Star Wars: The Force Awakens opened Saturday in China, where it is far from certain to draw in enough movie-goers to knock off Avatar as the world's all-time biggest grossing movie. The seventh Star Wars movie is the highest ever grossing film in the North American market, where it was released three weeks ago. But internationally, it still has a long way to go to beat James Cameron's science-fiction movie with blue aliens. The international box office of Force Awakens stands at $1.6 billion, compared to the $2.8 billion Avatar made in 2009. Richard Huang, an analyst at Nomura Securities, expects the movie to roughly match the $229 million in Chinese box-office sales that Jurassic World generated last year.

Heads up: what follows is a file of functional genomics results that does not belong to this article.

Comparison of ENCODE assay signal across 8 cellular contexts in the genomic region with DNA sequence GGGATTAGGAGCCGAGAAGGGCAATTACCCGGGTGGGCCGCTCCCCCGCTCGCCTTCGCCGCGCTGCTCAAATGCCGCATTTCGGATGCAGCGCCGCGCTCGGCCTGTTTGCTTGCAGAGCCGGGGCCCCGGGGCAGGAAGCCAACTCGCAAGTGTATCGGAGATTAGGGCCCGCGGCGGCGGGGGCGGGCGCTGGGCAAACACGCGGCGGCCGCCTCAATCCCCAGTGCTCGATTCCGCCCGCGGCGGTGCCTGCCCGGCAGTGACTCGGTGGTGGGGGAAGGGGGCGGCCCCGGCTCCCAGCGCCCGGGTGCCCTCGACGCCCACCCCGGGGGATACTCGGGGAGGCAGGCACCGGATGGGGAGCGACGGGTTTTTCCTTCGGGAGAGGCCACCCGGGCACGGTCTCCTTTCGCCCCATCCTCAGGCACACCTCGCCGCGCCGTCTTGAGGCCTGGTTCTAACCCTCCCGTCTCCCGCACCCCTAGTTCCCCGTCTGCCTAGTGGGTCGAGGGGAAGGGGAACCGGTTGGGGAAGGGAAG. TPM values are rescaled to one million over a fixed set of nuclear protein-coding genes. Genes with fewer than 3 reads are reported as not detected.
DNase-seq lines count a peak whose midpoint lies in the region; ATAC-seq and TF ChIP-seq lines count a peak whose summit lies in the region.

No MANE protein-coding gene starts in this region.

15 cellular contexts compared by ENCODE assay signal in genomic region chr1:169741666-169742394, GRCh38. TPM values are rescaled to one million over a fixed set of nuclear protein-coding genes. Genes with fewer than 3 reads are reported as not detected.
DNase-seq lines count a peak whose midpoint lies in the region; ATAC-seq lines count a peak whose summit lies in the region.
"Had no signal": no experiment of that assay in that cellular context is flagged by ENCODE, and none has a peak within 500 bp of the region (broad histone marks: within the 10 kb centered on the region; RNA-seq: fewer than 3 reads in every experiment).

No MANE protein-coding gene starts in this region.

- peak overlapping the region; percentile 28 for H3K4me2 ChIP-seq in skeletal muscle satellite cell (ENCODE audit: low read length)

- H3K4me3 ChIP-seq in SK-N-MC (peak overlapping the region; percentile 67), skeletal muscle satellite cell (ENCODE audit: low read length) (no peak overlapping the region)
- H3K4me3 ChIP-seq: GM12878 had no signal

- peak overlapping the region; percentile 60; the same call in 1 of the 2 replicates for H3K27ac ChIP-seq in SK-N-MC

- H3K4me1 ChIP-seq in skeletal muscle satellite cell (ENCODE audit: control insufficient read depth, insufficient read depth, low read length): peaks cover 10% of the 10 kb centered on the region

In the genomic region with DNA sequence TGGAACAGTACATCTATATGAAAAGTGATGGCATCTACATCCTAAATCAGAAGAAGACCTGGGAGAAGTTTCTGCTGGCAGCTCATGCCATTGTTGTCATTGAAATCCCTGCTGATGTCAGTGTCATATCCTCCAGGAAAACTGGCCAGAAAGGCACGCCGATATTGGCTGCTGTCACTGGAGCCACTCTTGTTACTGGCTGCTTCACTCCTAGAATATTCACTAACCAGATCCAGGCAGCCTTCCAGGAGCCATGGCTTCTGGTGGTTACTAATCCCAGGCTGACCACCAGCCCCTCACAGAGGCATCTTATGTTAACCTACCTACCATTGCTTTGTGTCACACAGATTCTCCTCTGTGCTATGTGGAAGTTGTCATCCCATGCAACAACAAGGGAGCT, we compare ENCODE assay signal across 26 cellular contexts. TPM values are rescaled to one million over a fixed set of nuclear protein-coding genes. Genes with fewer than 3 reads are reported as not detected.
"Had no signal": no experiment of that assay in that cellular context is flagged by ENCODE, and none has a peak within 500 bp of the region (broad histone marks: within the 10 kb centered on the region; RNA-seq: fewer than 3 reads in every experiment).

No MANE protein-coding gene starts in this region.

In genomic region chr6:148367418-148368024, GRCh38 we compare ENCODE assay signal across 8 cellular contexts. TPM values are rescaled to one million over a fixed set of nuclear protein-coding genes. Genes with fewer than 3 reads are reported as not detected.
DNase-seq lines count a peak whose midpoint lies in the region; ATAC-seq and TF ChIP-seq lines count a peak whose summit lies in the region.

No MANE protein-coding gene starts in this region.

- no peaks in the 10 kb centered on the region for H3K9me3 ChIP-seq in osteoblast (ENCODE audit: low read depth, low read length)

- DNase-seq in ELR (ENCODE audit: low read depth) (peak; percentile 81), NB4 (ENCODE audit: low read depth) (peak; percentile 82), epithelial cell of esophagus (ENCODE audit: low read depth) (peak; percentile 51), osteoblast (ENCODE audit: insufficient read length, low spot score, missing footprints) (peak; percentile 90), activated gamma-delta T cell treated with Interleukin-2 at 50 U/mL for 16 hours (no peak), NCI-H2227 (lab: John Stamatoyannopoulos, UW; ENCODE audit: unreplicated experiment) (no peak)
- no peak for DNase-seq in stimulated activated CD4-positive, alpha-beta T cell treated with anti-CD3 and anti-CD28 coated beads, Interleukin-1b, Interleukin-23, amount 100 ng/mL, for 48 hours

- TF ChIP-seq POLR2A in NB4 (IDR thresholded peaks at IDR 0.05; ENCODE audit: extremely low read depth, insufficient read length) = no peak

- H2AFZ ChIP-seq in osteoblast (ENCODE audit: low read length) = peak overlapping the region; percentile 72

Not that many Chinese are familiar with Star Wars. The franchise's three prequel films released from 1999 to 2005 were shown in China, but at a time when there were much fewer screens in the country. And when the first movie came out in 1977, "Mao had just died a year earlier," NPR's Frank Langfitt says. "The Cultural Revolution had just ended here." But Disney has been doing a lot of promotion. "Recently, they put about 500 models of Star Wars stormtroopers on the Great Wall," Langfitt says. "They've even got a guy named Lu Han—he's sort of a Chinese version of kind of an early Justin Bieber. He's actually working as an ambassador to kind of promote the movie with people here." (The makers of this Chinese Force Awakens poster were accused of racism.)